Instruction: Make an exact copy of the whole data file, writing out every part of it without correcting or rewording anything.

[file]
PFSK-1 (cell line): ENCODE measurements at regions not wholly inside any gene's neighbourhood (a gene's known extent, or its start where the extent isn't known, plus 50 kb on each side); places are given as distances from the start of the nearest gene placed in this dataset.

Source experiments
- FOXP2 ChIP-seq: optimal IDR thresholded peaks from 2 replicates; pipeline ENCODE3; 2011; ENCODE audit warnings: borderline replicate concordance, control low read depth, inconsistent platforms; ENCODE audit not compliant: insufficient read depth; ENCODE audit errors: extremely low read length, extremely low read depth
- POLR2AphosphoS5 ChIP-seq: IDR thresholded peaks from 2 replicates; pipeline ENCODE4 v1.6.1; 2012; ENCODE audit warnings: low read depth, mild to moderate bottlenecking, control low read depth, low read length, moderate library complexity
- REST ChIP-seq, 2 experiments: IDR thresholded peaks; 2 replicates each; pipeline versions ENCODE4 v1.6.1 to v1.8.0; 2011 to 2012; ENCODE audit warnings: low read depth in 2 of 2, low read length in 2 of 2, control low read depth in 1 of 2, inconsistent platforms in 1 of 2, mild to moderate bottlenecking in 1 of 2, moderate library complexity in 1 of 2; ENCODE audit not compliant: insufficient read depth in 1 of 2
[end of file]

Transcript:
PFSK-1 (cell line): ENCODE measurements at regions not wholly inside any gene's neighbourhood (a gene's known extent, or its start where the extent isn't known, plus 50 kb on each side); places are given as distances from the start of the nearest gene placed in this dataset.

Source experiments
- FOXP2 ChIP-seq: optimal IDR thresholded peaks from 2 replicates; pipeline ENCODE3; 2011; ENCODE audit warnings: borderline replicate concordance, control low read depth, inconsistent platforms; ENCODE audit not compliant: insufficient read depth; ENCODE audit errors: extremely low read length, extremely low read depth
- POLR2AphosphoS5 ChIP-seq: IDR thresholded peaks from 2 replicates; pipeline ENCODE4 v1.6.1; 2012; ENCODE audit warnings: low read depth, mild to moderate bottlenecking, control low read depth, low read length, moderate library complexity
- REST ChIP-seq, 2 experiments: IDR thresholded peaks; 2 replicates each; pipeline versions ENCODE4 v1.6.1 to v1.8.0; 2011 to 2012; ENCODE audit warnings: low read depth in 2 of 2, low read length in 2 of 2, control low read depth in 1 of 2, inconsistent platforms in 1 of 2, mild to moderate bottlenecking in 1 of 2, moderate library complexity in 1 of 2; ENCODE audit not compliant: insufficient read depth in 1 of 2